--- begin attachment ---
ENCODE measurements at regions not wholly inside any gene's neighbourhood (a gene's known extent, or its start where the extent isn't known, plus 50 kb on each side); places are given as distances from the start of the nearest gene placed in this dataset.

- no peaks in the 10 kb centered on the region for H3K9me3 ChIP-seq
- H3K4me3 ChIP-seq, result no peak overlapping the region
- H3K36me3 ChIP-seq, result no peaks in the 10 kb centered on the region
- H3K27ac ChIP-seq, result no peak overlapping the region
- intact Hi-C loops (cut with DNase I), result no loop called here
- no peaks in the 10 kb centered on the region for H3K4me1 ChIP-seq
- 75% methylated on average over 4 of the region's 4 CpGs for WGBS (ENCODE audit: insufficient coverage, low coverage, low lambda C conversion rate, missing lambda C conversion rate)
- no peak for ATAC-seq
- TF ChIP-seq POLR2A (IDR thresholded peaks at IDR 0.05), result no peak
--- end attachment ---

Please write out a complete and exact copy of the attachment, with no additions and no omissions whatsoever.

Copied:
ENCODE measurements at regions not wholly inside any gene's neighbourhood (a gene's known extent, or its start where the extent isn't known, plus 50 kb on each side); places are given as distances from the start of the nearest gene placed in this dataset.

- no peaks in the 10 kb centered on the region for H3K9me3 ChIP-seq
- H3K4me3 ChIP-seq, result no peak overlapping the region
- H3K36me3 ChIP-seq, result no peaks in the 10 kb centered on the region
- H3K27ac ChIP-seq, result no peak overlapping the region
- intact Hi-C loops (cut with DNase I), result no loop called here
- no peaks in the 10 kb centered on the region for H3K4me1 ChIP-seq
- 75% methylated on average over 4 of the region's 4 CpGs for WGBS (ENCODE audit: insufficient coverage, low coverage, low lambda C conversion rate, missing lambda C conversion rate)
- no peak for ATAC-seq
- TF ChIP-seq POLR2A (IDR thresholded peaks at IDR 0.05), result no peak